They flocked from all over New York City, some from out of town, many on bicycles, to Dag Hammarsjkold Plaza, a park across 1st Avenue from the United Nations building, in concert with over 2000 public actions in over 175 countries. They seem to come a little bit earlier every year ever since 350.org launched its first global demonstration in 2009; they precede the annual United Nations climate negotiations that go back to the Rio Earth Summit in 1992. Although what will be known as COP17 (17th Conference of the Parties) will be held in Durban, South Africa in November, a UN delegation of representatives from indigenous nations spoke at the rally in New York. Though their testimony of being already affected by climate change was serious, and their cultural sentiments about nature were ancient, their speeches fit right into the mood of what was intended to be a fun, creative assembly.
There were many students from the CUNY chapters of New York Public Interest Research Group (NYPIRG), other schools, and young people in general. There were people of all ages and every borough. A very noticeable thing was the diversity of environmental movements present. Times Up!, a 25 year old NYC group that periodically launches direct actions in defense of bike lanes and community gardens rode in with a sound bike, decked out with their signature flag, flowers, street items and speaker for music.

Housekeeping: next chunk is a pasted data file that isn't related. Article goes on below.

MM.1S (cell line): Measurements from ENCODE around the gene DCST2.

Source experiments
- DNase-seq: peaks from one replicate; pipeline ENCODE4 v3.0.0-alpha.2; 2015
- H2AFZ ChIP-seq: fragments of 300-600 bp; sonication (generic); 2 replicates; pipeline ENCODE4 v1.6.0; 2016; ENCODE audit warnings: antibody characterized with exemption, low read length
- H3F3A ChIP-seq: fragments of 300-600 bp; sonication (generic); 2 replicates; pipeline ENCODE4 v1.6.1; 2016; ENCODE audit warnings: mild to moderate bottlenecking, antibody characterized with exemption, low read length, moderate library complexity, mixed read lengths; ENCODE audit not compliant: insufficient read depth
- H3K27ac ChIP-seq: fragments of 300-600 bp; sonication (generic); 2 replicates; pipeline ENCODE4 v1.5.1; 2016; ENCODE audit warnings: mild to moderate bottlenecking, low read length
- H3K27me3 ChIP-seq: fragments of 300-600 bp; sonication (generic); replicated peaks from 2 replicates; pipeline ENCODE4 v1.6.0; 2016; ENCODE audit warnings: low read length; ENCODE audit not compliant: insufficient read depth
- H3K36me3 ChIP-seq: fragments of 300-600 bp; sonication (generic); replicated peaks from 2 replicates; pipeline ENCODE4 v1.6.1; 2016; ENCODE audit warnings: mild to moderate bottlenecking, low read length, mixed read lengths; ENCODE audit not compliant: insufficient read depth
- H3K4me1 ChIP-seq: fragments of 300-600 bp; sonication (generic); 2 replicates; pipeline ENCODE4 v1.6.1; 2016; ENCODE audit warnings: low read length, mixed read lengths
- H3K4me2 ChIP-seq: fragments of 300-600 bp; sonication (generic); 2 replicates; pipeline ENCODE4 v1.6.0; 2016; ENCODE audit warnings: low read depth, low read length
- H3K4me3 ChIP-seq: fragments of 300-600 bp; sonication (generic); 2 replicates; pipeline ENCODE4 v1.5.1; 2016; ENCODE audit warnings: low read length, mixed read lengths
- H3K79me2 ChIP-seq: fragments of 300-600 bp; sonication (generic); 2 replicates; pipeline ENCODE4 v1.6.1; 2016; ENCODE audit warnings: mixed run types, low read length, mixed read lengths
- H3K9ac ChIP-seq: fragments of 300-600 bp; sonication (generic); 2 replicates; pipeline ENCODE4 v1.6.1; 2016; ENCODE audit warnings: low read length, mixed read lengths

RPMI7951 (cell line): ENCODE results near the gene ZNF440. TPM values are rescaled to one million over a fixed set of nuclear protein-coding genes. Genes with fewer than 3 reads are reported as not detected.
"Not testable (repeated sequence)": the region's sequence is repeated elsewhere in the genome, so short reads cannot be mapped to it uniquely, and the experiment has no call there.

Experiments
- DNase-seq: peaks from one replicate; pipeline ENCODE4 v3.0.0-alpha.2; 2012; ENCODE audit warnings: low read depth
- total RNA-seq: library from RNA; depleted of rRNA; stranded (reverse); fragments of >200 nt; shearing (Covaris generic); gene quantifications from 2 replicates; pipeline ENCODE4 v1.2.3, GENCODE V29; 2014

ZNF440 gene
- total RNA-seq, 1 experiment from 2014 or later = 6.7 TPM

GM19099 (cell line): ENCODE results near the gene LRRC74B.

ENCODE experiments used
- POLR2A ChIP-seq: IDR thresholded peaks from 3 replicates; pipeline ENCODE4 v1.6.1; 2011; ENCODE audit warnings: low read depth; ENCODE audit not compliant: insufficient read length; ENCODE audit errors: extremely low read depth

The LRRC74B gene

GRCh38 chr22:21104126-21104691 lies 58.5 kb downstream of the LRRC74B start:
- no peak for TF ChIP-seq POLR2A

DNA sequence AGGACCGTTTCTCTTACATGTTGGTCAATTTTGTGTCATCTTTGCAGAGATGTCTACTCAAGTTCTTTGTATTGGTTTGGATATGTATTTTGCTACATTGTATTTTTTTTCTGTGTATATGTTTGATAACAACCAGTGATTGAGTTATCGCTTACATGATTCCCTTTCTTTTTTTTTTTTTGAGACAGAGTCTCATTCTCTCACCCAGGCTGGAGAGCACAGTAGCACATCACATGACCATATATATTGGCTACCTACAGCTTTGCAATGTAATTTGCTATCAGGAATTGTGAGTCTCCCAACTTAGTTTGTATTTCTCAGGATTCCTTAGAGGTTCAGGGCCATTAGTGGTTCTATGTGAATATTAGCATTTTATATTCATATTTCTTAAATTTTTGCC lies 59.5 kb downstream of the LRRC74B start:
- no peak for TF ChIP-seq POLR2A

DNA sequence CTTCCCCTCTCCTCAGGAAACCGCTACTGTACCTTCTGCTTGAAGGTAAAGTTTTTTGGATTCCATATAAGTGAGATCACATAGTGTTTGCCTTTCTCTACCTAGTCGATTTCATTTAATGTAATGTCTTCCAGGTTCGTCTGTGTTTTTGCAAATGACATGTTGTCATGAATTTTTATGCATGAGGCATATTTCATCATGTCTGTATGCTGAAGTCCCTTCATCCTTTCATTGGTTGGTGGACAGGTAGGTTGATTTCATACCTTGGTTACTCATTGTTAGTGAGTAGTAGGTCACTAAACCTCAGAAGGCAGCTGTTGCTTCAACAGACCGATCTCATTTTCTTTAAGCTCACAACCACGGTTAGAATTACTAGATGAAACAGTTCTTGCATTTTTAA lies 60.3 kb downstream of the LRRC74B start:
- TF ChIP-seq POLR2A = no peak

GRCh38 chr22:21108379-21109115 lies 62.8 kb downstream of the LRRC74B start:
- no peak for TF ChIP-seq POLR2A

Carina Nieves and her friend, representing the “Power Shift Generation,” particularly highlighted with their signs the contentious new pipelines being built around the world such as the Keystone XL from ALberta to Texas and La Via Verde in Puerto Rico. These projects are not only believed to pollute the air but potentially contaminating major aquifers and critical wetlands.
Antifracking and antinuclear movements were present throughout the rally as well. There seemed to be no conflict, no disagreement. 350.org represents a scientific limit initially advocated by Dr. James Hanson, who was present at the rally, which indicates that civilization needs to bring carbon in the atmosphere back down to 1990 levels, or 350 parts per million. Other than this, 350.org does not represent a specific legislative charter for the UN or the US where it is primarily based. As of such, their events are appreciated by groups of diverse political philosophies and have become a grass roots arm of the UN climate negotiations. Sarah James, from Arctic Village in Alaska, said, “We have so many people to reach to,” not only to “keep our air clean” but “air, water, land and life in order to survive.” Although it was very much a political demonstration, and she is from one of the most climate-impacted regions of the world, she concluded by promoting: reduce, reuse, refuse and recycle.